Thomas Hardy lived and worked in Weymouth in 1869, and in 1871-2 lodging at 1 West Parade, now Park Street, returning to the Bockhampton cottage to complete Under the Greenwood Tree. Diggory Venn in Hardy's The Return of the Native describes the excitement of Weymouth, where "out of every ten folk you meet nine of ’em in love". Weymouth's Esplanade, the Gloucester Lodge Hotel and Old Rooms are featured in The Trumpet-Major (1880), renamed Budmouth in the 1895 edition, to bring the novel within fictional ‘Wessex’. Thomas Hardy walked on Chesil Beach many times, and it is featured in The Well-Beloved (1897).

Joseph Drew wrote a historical novel The Poisoned Cup "a quaint tale of old Weymouth and Sandsfoot Castle" (1876), The Rival Queens, an account of the life of Mary Queen of Scots (1880), and several other popular works on religion, history and science.

The novelist John Cowper Powys's novel Weymouth Sands (1934) is set in Weymouth, where he "was more at home than anywhere else in the world". Powys's paternal grandmother lived in Weymouth and the family lived in nearby Dorchester from 1880 to 1885.

The novelist Gerald Basil Edwards spent the last years of his life in Weymouth. In nearby Upwey he met the art student Edward Chaney, who encouraged him to complete The Book of Ebenezer Le Page.

Media

Westcountry Television and Meridian Broadcasting are the local ITV television franchises. Westcountry is received from the Stockland Hill transmitter or from one of its three relay transmitters in the town (Wyke Regis, Bincombe Hill and Preston). Meridian is received from the Rowridge transmitter. The local newspaper is the Dorset Echo. Weymouth was used as location to film The Boat That Rocked, alongside nearby Portland Harbour, and Channel 4's Hugh's Fish Fight.

Sport and recreation

Beach Volleyball Classic 2007 (1443396807)
The beach volleyball classic is held on Weymouth beach every July.

Weymouth's wide and shallow sandy beach is used for swimming and sunbathing during the tourist season, and for beach sport events throughout the year, including beach motocross, the International handball championships and the beach volleyball classic. The international kite festival, held in May each year on Weymouth Beach, attracts around 40,000 spectators to the esplanade from around the world.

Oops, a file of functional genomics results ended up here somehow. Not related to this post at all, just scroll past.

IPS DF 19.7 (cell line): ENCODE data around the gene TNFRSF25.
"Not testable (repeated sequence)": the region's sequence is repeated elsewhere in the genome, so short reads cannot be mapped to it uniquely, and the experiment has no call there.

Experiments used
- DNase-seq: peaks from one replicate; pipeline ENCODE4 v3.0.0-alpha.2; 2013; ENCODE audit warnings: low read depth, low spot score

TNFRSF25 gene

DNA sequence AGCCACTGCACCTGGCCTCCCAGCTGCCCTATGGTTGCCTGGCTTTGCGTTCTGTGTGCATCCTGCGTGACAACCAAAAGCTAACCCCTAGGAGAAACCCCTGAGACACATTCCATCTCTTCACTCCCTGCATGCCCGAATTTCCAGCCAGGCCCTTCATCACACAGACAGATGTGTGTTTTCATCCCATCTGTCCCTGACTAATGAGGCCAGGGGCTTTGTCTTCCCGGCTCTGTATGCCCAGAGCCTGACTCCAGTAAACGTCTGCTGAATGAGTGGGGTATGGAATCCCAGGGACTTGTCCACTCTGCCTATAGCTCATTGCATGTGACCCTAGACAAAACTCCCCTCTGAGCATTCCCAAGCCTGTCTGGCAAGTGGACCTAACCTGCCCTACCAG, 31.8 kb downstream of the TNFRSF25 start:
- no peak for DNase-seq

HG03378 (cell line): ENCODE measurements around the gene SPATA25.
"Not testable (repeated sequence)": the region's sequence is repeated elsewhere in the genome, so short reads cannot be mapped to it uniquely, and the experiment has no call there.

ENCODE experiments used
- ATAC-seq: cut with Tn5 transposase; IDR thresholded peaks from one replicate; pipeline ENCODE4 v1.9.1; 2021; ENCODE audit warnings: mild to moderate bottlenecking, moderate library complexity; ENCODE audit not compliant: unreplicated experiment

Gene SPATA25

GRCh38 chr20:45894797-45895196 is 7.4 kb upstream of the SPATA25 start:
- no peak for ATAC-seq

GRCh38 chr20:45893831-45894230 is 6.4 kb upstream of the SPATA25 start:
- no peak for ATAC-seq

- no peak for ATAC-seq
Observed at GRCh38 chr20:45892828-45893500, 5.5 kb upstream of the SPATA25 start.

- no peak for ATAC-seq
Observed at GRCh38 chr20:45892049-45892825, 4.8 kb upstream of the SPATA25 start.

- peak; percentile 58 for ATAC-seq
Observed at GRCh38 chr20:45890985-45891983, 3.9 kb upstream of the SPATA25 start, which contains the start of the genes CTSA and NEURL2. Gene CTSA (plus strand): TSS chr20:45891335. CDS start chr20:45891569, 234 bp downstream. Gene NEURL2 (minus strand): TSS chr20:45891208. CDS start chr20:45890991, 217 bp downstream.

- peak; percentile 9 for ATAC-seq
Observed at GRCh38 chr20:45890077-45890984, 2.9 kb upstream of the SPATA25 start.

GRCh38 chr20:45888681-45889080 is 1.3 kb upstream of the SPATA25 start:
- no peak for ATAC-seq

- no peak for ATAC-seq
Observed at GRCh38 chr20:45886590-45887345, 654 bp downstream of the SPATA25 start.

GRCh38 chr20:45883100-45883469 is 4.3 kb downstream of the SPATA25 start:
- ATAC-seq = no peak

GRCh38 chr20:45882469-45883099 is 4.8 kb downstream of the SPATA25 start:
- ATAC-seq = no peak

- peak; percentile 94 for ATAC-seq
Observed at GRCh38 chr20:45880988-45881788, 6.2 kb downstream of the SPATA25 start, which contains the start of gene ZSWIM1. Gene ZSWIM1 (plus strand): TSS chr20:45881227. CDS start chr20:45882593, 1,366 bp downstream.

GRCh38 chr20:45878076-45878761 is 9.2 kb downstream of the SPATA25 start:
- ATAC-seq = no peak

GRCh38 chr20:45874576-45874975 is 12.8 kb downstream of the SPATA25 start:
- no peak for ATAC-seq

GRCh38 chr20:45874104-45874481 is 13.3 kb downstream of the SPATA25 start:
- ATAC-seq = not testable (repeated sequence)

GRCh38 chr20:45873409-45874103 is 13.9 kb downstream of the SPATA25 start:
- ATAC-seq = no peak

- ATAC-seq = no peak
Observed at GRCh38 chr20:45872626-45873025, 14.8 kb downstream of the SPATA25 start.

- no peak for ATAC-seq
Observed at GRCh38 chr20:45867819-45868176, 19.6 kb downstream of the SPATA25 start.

Weymouth Cricket Club is sponsored by local business and runs in partnership with nearby schools.

The local football club, Weymouth F.C. or 'the Terras', are outside the Football League but, in common with some other non-league clubs, they became professional in 2005. The team enjoyed erratic success at their level; twice playing in the third round of the FA Cup, the highest club competition level. At the end of the 2005–06 season the team became champions of the Conference South (the sixth level of English football) and moved up to the Conference National (the fifth level) for the first time since 1989. However the club were relegated at the end of the 2008–09 and 2009–10 seasons and now play in the Southern League Premier Division (the seventh level). The Terras' ground is the Bob Lucas Stadium; its record attendance is 6,500 against Nottingham Forest in the FA Cup 2005–2006 season.

The Wessex Stadium is out of town, but until 1987 the team played at a ground near the town centre, which is now an Asda supermarket. The club's move pre-dated the move to new out-of-town grounds by professional league clubs, and was the first football stadium opened in England in 32 years. Motorcycle speedway racing was staged at the stadium from 1954 until the redevelopment; Weymouth's team was revived in 2003, and 'the Wildcats' race at a track adjacent to the stadium. However, the club closed early in 2011, following disputes with the landlords owning the stadium. In 2005 a scheme was proposed to rebuild the Wessex Stadium to occupy a pitch-and-putt golf course, coincidentally with Asda building on the previous stadium site. Although the plans were to move by August 2007, the scheme was shelved before construction could begin.